Protestants, especially conservatives and/or Evangelicals, are often hesitant to champion social causes or acts of mercy…typically equating them with the ‘social gospel’ of the early 20th century and its associated liberal theology. The connection, however, is clearly unwarranted and unscriptural. Hopefully that incorrect connection will soon fade away into memory as more and more Christians get involved in reaching out to help those in need, as Jesus did.
Richard Stearns’ Hole in Our Gospel is a powerful antidote to this kind of thinking. If you haven’t read it, you should. You won’t be able to put it down, and then you won’t be able to get it out of your head. Also, Jeremy Tate has just written a wonderful post of being a Church of mercy. While I don’t agree with his conclusion that her consistent acts of mercy show the Roman Catholic Church to be the one true church, the example set by Catholicism in this respect is definitely humbling and worthy of others’ imitation.
read: A Church of Mercy
Lutheran worship is primarily the proclamation of the gospel in Word and sacrament. As we gather together for worship, God speaks to us in his Word. Through the preaching of his law he crushes us with the stark and painful reminder of our own sin and unworthiness; he causes us to tremble at his holiness and justice; he speaks to us his urgent call to repentance. But in that same time of worship, a gracious God speaks to us words of full and free forgiveness. He points us to Christ and to the cross where his sacrifice paid the price of our sin, removed our guilt, and opened the door to heaven itself. In that same time of worship, we poor miserable sinners kneel side by side and receive the same body and blood that were given and shed for us. We commune with our God and with each other. In that same setting of worship, we witness how the power of the Holy Spirit, working through nothing other than his Word and simple water, creates new life and faith in the hearts of children and adults as they are baptized. And even when we join our voices to praise God in our words and songs, that praise is always focused on what God has done for us in Christ, adding our voices of gospel proclamation to the voice of the shepherd God has called to serve us.
If that is what happens in Lutheran worship, if the proclamation of the gospel and the preaching of Christ crucified is the center of what happens in our churches, then our worship services are not only times when God is nourishing the faith of believers; worship services also become a time and place where true evangelism and outreach take place. It is in that kind of Christ-centered and cross-focused worship setting that people hear not what they want to hear, but what they need to hear. It is then that people receive something effective and lasting—not the passing emotional high that soon fades outside the church doors, not the hollow recipes for happiness, worldly success, or outwardly godly living.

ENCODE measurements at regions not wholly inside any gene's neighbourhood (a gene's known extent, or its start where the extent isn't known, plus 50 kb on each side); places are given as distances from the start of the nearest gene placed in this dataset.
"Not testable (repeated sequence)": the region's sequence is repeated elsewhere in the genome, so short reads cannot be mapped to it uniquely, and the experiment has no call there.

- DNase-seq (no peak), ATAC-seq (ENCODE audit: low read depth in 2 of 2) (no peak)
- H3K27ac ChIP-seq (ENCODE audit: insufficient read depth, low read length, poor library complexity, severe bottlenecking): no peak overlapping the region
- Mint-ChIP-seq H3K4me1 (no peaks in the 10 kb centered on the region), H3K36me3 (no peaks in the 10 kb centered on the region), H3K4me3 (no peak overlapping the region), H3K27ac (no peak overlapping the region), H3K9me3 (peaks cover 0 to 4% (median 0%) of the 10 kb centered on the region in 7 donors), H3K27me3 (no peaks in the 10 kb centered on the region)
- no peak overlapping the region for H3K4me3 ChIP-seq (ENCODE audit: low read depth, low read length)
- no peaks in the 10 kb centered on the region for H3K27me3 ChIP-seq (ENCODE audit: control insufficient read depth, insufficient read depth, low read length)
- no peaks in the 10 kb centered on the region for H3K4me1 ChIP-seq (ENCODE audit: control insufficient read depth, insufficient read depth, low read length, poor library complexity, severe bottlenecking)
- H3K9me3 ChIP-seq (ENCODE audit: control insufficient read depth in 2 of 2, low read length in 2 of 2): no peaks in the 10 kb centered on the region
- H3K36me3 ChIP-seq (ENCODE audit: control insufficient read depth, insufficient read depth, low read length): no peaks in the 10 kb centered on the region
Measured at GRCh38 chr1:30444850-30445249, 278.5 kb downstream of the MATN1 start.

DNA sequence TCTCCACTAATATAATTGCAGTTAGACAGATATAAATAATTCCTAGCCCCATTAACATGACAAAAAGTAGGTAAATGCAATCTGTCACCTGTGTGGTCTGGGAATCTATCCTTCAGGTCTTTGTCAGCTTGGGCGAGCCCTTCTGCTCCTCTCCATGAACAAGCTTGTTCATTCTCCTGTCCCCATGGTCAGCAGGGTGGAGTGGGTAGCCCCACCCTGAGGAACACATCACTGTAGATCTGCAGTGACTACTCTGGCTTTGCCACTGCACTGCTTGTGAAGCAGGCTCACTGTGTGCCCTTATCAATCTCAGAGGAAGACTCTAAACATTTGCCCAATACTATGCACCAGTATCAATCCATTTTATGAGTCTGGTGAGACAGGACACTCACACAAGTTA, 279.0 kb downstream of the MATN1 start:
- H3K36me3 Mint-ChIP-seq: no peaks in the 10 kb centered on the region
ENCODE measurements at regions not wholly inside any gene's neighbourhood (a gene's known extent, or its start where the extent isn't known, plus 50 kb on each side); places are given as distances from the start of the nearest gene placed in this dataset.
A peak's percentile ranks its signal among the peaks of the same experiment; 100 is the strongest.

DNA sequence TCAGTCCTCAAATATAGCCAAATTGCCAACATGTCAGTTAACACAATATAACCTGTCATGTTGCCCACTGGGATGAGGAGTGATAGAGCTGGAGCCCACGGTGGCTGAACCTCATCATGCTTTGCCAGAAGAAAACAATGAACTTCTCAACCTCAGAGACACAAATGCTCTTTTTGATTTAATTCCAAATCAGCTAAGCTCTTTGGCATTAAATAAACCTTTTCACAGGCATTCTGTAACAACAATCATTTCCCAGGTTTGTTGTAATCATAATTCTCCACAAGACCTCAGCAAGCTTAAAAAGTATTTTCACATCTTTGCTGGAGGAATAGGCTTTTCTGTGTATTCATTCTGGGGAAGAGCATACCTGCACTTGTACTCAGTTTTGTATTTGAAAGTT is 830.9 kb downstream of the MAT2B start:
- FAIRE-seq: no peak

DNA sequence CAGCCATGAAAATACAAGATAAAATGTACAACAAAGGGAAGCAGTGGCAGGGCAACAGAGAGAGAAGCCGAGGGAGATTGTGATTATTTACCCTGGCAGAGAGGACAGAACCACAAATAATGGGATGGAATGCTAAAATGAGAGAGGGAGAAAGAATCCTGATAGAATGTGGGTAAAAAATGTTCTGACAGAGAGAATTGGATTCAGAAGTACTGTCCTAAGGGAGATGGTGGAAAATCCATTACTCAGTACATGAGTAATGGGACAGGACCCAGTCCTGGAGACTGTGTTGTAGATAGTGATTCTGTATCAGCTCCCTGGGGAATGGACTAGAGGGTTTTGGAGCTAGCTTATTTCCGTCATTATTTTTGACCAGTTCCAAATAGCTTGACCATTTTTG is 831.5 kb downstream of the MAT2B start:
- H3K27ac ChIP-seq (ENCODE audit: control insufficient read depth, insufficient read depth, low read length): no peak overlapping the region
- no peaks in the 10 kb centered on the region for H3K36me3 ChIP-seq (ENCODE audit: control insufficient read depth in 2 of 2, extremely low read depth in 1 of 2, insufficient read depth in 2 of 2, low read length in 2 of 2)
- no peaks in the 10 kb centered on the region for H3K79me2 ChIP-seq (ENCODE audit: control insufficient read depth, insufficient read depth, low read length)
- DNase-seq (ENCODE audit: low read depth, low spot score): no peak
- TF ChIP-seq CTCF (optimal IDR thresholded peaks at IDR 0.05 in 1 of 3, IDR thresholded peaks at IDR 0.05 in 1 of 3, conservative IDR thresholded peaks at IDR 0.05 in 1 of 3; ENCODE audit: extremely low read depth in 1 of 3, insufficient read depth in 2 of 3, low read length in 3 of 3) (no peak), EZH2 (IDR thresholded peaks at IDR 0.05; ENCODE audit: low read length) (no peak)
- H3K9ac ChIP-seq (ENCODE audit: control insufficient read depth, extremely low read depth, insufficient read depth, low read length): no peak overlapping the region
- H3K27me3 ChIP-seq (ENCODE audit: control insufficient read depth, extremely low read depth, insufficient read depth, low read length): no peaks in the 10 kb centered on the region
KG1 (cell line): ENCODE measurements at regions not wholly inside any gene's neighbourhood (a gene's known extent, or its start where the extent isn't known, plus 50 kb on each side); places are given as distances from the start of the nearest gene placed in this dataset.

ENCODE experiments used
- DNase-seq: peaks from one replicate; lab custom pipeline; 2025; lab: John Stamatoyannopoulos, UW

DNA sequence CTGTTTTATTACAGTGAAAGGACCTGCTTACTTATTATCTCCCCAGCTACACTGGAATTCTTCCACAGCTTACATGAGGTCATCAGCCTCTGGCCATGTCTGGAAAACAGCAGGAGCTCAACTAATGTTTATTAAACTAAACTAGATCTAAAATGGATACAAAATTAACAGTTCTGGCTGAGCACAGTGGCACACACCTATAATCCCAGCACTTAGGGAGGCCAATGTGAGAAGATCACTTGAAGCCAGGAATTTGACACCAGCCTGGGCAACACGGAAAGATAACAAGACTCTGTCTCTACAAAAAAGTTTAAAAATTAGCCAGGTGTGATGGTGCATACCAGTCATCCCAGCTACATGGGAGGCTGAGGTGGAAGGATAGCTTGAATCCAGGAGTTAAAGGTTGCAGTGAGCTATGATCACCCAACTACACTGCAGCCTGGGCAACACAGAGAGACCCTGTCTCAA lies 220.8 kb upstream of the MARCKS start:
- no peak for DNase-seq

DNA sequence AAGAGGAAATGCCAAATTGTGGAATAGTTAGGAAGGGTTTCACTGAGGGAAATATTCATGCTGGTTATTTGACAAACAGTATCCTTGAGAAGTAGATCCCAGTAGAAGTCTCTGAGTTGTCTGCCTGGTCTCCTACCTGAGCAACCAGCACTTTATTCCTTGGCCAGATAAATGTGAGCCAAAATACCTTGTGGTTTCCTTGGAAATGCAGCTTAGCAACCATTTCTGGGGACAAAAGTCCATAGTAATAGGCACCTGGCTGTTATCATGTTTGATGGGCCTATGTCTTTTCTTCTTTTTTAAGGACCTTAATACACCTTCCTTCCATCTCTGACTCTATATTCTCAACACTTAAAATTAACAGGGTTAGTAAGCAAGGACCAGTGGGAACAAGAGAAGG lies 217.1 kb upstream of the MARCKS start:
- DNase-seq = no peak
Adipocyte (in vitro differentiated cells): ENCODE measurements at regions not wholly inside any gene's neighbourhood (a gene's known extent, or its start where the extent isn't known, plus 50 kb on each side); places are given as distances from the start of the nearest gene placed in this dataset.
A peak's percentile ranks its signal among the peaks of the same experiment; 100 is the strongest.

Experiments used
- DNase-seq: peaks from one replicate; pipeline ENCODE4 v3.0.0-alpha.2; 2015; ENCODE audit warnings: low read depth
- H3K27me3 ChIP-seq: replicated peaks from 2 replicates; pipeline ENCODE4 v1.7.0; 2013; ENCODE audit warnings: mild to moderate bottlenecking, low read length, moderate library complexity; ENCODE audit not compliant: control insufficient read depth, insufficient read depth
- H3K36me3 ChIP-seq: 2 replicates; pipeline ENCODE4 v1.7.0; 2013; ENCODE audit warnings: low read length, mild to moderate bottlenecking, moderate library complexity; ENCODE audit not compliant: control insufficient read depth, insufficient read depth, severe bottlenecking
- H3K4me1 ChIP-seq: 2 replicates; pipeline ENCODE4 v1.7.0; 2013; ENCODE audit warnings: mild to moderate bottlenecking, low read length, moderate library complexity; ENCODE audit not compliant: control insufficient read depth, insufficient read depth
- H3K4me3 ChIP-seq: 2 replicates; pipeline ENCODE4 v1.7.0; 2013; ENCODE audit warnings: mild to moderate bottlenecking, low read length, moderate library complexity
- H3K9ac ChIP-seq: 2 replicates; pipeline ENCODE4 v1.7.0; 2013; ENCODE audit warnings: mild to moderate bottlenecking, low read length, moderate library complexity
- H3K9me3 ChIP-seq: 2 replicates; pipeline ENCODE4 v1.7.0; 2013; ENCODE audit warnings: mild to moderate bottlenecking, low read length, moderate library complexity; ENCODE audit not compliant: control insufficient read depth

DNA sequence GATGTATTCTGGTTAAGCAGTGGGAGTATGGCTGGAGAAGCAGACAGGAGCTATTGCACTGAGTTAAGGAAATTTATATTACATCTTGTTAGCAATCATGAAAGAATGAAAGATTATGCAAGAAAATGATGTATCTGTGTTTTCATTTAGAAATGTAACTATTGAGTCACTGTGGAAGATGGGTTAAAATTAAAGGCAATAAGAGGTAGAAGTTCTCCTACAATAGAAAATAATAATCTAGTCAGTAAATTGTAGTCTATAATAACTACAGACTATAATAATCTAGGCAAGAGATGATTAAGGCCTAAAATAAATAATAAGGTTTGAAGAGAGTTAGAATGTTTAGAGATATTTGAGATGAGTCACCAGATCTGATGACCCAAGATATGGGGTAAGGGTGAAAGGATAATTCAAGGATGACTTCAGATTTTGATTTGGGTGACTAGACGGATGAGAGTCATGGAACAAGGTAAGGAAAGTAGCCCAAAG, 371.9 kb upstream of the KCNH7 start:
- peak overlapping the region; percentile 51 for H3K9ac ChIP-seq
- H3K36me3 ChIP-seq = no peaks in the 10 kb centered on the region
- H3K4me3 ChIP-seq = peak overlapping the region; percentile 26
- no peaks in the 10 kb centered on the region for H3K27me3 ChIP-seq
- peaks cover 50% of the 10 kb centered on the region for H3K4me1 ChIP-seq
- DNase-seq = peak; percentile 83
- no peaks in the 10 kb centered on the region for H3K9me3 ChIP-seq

When I first heard about the Voice New Testament, I was excited and intrigued. The idea of a rendition of Scripture written primarily to be heard excites me, because until very recently in history, Scripture was not read like a textbook but heard by the people of God during times of corporate worship. At the same time, I was intrigued because the translation team included many individuals who were clearly qualified with respect to their academic credentials but who are not well-known as Bible translators. Neither of these points is inherently good or bad–they just formed my initial reaction to hearing about the project.
After reading a great portion of the Voice New Testament, I concluded that there are two reasons I cannot recommend this translation / paraphrase (?) for study or general use. First, the text contains many insertions within the biblical text of notes attempting to clarify the text’s meaning. These are essentially footnotes embedded in the main body of the text. Though italicized to indicate that they are not part of the text, their placement within the flow of the text could be misleading to readers, unintentionally elevating these comments to the same level as inspired Scripture. The second reason I have against recommending the Voice is that, while billed as a dynamic translation, it really reads more like the Message, which I would consider to be a paraphrase versus a true dynamic translation (like the New Living Translation). The translation team took lots of liberties with the text–ones I think go well beyond what is either needed or desirable to satisfy their charter of highlighting “the beauty of God’s communication to His people” to ensure “the voice of God is heard as clearly as when He first revealed His truth.”
In sum, while I admire the goals of the Voice, it is not a translation I can recommend. If, in the future, a revision was made to address these concerns (and those raised by others), I would gladly revisit this edition, but until then I will not refer to it often in my devotions, preaching, or teaching.
I would certainly like to praise music with all my heart as the excellent gift of God which it is and to commend it to everyone…Next to the Word of God, music deserve the highest praise. She is a mistress and governess of those human emotions–to pass over the animals–which as masters govern men or more often overwhelm them. No greater commendation than this can be found–at least not by us. For whether you wish to comfort the sad, to terrify the happy, to encourage the despairing, to humble the proud, to calm the passionate, or to appease those full of hate…what more effective means than music could you find?